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Détails sur le produit

  • Broché: 160 pages
  • Editeur : Akashic Books,U.S. (6 mai 2014)
  • Langue : Anglais
  • ISBN-10: 1617751987
  • ISBN-13: 978-1617751981
  • Dimensions du produit: 1,9 x 21 x 28,6 cm
  • Moyenne des commentaires client : 4.0 étoiles sur 5  Voir tous les commentaires (1 commentaire client)
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Par PHyères TOP 500 COMMENTATEURS sur 19 avril 2014
Format: Broché Achat vérifié
Il y a maintenant de nombreuses années que "l'art des fous","l'art des débiles" (voir le livre ancien de Jean Revol : Art de débiles, débiles de l'art ?), bref l'art pratiqué par les malades atteints de maladies psychiatriques est devenu digne d'intérêt.
Il ne s'agit pas là des artistes confirmés, célèbres, dont la créativité et les oeuvres ont pu être directement influencés par une pathologie (voir L'Art et la folie de Sophie de Sivry) mais bien les oeuvres de patients "lambda", qui pour la très grande majorité resteront inconnus.
Pourtant, dans ce livre bien édité (belles reproductions pleine page sur papier mat pour un prix vraiment modique) on est face à des oeuvres de qualité certes inégale mais parfois de grande qualité, exprimant toujours la souffrance ressentie par ces malades particuliers que sont les autistes.
Oeuvres autoditactes surprenantes de maturité dans certains cas, et qui rappellent des peintres aussi connus que Bacon par exemple (Milda Branzaite, Noah Erenberg).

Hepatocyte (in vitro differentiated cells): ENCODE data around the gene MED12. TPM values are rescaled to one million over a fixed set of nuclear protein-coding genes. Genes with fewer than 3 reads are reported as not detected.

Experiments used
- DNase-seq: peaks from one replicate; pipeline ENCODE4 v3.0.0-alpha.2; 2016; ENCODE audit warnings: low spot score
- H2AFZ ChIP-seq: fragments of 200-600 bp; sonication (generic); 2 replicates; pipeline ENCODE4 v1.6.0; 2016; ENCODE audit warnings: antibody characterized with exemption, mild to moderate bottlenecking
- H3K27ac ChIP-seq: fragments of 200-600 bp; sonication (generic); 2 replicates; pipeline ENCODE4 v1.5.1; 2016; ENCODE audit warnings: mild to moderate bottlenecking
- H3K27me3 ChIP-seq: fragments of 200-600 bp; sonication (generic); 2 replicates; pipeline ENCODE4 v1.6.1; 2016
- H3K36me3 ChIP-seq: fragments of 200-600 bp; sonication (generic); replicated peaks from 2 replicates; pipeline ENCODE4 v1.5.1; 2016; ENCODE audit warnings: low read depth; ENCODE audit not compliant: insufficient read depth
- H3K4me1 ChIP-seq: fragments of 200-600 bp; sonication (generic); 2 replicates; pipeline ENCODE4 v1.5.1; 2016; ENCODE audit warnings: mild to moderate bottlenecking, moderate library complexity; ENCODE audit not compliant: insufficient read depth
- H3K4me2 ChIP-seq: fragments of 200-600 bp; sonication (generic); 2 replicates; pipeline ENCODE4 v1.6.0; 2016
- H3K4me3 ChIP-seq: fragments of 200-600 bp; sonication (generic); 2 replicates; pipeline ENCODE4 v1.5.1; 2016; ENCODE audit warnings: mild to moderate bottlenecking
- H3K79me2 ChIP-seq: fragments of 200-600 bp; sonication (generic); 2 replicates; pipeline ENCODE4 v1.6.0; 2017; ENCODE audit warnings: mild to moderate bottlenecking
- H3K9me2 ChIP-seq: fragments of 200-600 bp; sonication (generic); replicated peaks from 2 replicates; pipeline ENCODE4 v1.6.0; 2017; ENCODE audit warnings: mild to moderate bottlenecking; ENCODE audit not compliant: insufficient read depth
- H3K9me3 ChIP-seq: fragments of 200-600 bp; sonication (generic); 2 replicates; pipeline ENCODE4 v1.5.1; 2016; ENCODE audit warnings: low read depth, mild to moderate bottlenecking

Si le sujet vous intéresse, ou plus généralement si vous êtes amateur d'art, ce livre est pour vous.
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11 internautes sur 12 ont trouvé ce commentaire utile 
The soul of autism in form and color 21 février 2010
Par Dennis Littrell - Publié sur Amazon.com
Format: Relié
This art book is primarily a celebration of form and color as done by artists on the autistic spectrum. I counted 53 different artists with a wide range of styles. Just to note a few: there is the blueprint precision of Temple Grandin, the cubist-like work of Wil C. Kerner, the pointillism style of Esher Brokaw, the cartoons of Justin Canha and Glen Russ, the categorical detailed work of Gregory L. Blackstone, the ethereal anguish of Marilyn Cosho, and many more. I felt an overall sense of estrangement and longing that is at the heart of the human predicament. We are both part of this world and estranged from it; we are among family and friends and yet we are alone. We feel the contradictions and the confusions of life and we try to make sense of it.

I think it was at least partially the intent of Jill Mullin, who edited the book and conducted the interviews with the artists, to allow the artwork to reveal the unique soul of autism. She writes: "...I sorted the work so that it provides an overview of the spectrum while celebrating the creative individuality of every single person on the spectrum. These themes and visual tendencies do speak to aspects of the diagnoses." (p. 13)